An exhibition game (also known as a friendly, a scrimmage, a demonstration, a preseason game, a warmup match, or a preparation match, depending at least in part on the sport) is a
An exhibition game may also be used to settle a challenge, to provide professional entertainment, to promote the sport, to commemorate an anniversary or a famous player, or to raise money for
In the early days of football, friendlies were the most common type of match. However, since the development of
Since the introduction of league football, most club sides play a number of friendlies before the start of each season (called pre-season friendlies). Friendly football matches are considered to be non-competitive and are only used to "warm up" players for a new season/competitive match. There is generally nothing competitive at stake and some rules may be changed or experimented with (such as unlimited substitutions, which allow teams to play younger, less experienced, players, and no cards). Frequently such games take place between a large club and small clubs that play nearby, such as those between
Although most friendlies are simply one-off matches arranged by the clubs themselves, in which a certain amount is paid by the challenger club to the incumbent club, some teams do compete in short tournaments, such as the Community Shield,
International teams also play friendlies, generally in preparation for the qualifying or final stages of major tournaments. This is essential, since national squads generally have much less time together in which to prepare. The biggest difference between friendlies at the club and international levels is that international friendlies mostly take place during club league seasons, not between them. This has on occasion led to disagreement between national associations and clubs as to the availability of players, who could become injured or fatigued in a friendly.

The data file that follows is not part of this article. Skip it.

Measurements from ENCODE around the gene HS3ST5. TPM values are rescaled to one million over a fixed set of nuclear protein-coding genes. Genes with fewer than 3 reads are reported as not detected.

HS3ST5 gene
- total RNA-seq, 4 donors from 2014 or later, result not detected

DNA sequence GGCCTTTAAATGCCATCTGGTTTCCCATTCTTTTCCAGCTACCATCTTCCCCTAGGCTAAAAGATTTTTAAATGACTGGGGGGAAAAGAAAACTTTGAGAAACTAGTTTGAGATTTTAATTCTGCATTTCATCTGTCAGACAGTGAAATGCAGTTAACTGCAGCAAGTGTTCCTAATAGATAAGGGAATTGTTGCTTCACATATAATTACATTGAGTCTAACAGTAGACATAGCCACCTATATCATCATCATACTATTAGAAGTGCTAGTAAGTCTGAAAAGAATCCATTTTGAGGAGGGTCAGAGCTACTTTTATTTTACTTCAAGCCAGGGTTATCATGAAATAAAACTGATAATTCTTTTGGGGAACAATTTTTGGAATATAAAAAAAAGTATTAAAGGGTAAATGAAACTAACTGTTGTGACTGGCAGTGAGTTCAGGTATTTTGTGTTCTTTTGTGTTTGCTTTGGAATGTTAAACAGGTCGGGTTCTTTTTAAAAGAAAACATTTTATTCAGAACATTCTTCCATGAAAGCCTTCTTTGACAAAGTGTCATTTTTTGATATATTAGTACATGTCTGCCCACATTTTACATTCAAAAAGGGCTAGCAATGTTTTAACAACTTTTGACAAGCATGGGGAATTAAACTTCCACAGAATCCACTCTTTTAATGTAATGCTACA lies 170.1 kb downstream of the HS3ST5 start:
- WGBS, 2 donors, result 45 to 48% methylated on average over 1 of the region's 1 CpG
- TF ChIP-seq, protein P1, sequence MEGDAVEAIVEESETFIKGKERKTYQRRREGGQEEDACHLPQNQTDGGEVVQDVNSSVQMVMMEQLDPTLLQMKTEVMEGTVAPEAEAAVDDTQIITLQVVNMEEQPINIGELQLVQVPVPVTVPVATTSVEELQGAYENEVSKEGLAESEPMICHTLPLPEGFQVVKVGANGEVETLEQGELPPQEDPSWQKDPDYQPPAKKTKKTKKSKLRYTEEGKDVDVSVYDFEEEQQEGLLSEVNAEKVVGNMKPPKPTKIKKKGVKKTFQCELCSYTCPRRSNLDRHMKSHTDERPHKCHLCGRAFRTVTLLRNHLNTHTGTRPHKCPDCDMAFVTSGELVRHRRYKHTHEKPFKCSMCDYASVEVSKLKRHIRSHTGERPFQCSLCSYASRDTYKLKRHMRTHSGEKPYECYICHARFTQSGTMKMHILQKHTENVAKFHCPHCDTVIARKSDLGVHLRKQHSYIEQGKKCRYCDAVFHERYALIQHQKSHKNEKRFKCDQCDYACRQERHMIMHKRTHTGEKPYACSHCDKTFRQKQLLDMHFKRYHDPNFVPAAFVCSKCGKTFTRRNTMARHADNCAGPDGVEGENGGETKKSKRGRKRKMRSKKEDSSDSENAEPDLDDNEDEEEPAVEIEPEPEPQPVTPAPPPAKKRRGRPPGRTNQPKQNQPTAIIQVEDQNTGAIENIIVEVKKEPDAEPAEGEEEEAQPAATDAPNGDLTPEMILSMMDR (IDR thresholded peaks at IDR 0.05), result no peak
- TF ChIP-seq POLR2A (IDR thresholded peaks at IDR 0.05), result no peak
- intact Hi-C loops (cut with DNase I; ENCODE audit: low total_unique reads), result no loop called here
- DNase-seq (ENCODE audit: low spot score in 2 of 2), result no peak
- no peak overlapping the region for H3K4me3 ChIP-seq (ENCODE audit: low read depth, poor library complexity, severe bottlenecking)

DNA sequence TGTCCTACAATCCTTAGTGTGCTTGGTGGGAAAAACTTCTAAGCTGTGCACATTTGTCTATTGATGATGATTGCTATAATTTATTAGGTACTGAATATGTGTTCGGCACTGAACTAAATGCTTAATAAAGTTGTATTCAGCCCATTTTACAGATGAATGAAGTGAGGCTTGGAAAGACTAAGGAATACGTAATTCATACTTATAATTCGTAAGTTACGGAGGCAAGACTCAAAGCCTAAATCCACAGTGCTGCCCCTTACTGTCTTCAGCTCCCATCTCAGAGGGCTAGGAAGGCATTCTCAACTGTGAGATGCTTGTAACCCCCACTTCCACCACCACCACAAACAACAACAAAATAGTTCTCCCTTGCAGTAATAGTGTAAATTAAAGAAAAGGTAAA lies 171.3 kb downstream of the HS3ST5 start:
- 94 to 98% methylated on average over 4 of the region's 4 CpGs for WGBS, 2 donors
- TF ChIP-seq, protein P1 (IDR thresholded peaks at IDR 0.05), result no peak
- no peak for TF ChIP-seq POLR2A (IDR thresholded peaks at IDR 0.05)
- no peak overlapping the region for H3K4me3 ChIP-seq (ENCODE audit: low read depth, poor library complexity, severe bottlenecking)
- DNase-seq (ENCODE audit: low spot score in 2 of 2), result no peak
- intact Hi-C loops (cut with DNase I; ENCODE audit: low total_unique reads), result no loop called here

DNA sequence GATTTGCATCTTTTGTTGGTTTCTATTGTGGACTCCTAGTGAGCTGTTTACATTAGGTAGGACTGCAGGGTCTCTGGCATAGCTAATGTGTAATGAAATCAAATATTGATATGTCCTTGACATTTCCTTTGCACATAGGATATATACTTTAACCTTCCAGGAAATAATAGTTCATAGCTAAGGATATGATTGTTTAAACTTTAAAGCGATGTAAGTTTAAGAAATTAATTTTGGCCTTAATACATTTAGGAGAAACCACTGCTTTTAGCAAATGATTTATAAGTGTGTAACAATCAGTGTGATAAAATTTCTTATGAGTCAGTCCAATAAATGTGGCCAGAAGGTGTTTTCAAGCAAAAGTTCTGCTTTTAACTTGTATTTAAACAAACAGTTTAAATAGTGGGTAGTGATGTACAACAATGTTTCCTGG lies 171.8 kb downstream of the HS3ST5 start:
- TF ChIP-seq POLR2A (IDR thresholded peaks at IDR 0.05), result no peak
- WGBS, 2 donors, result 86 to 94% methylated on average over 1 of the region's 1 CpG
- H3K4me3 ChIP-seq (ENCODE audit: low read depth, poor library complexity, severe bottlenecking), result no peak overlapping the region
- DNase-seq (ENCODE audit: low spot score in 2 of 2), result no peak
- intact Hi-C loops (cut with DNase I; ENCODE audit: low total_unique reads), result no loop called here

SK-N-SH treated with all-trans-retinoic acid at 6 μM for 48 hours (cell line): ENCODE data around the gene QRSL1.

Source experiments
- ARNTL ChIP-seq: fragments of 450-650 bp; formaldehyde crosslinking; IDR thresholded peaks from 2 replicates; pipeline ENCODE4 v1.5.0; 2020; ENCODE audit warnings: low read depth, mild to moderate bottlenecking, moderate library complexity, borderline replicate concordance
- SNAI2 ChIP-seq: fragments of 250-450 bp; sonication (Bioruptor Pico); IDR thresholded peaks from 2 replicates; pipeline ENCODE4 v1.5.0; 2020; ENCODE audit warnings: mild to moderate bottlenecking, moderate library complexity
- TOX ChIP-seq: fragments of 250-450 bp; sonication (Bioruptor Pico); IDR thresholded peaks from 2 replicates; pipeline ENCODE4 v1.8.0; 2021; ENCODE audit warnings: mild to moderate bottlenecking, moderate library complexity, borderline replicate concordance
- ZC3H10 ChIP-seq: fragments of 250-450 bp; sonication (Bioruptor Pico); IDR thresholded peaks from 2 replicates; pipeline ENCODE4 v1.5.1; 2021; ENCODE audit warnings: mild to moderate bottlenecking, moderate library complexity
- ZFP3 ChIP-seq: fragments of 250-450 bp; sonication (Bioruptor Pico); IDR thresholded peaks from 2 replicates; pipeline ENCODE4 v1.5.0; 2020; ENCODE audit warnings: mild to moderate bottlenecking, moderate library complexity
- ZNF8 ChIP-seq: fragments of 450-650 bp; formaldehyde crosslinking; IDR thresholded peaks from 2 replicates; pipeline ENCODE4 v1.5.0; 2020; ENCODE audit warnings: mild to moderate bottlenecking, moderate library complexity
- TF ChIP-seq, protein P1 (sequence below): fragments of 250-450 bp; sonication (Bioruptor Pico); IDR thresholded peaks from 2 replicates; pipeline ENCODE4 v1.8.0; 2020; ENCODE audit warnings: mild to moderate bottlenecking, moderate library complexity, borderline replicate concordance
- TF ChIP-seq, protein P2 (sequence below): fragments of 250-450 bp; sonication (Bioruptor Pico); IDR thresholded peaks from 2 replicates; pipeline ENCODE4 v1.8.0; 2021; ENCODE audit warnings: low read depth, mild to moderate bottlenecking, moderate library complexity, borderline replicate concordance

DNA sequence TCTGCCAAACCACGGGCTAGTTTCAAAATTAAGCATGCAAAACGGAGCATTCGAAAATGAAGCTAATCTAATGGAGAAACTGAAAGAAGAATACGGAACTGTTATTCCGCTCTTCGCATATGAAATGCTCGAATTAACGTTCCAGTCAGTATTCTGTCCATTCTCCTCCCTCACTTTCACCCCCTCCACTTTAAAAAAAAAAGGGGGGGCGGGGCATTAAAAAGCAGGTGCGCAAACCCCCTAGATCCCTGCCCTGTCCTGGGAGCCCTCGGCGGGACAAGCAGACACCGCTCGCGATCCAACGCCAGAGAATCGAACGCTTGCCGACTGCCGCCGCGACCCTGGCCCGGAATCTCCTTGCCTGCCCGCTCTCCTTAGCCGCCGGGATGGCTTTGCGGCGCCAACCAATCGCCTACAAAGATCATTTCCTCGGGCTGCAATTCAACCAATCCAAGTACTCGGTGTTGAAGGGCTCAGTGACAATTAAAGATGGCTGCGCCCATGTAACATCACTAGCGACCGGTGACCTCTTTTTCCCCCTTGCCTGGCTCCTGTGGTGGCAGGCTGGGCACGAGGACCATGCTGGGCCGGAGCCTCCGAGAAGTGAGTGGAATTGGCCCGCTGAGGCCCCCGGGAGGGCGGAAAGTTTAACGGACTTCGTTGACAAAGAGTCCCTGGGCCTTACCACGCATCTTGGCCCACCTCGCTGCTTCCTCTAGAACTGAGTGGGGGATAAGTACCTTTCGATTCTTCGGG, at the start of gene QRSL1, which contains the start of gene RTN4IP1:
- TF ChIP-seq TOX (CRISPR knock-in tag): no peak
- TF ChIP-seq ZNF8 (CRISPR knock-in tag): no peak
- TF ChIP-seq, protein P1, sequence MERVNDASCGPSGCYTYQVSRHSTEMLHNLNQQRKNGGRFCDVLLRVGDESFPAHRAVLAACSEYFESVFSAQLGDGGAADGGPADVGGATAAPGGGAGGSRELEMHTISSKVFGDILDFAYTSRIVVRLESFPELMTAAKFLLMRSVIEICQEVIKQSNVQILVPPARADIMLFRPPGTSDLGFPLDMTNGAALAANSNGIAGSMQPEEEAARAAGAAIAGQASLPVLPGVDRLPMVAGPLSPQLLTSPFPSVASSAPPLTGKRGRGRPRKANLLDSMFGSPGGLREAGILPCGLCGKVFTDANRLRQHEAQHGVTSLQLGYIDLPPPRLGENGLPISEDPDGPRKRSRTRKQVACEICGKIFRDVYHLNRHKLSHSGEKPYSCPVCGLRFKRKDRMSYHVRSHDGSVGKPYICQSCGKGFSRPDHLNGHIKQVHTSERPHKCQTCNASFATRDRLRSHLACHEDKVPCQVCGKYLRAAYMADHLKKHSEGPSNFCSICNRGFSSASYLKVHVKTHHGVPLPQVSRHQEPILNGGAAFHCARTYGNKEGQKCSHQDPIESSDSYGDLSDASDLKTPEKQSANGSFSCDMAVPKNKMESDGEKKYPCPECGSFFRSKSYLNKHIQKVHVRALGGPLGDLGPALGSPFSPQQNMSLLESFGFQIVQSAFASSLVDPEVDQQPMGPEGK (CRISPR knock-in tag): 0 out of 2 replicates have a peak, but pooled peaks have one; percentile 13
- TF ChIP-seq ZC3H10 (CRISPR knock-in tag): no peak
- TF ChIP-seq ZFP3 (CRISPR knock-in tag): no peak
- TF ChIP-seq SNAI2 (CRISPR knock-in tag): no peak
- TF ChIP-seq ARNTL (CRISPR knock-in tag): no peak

International friendlies give team managers the opportunity to experiment with team selection and tactics before the tournament proper, and also allow them to assess the abilities of players they may potentially select for the tournament squad. Players can be booked in international friendlies, and can be suspended from future international matches based on red cards or accumulated yellows in a specified period.
In the UK and Ireland, "exhibition match" and "friendly match" refer to two different types of games. The types described above as friendlies are not termed exhibition matches, while annual
A bounce game is generally a non-competitive football match played between two sides usually as part of a training exercise or to give players match practice.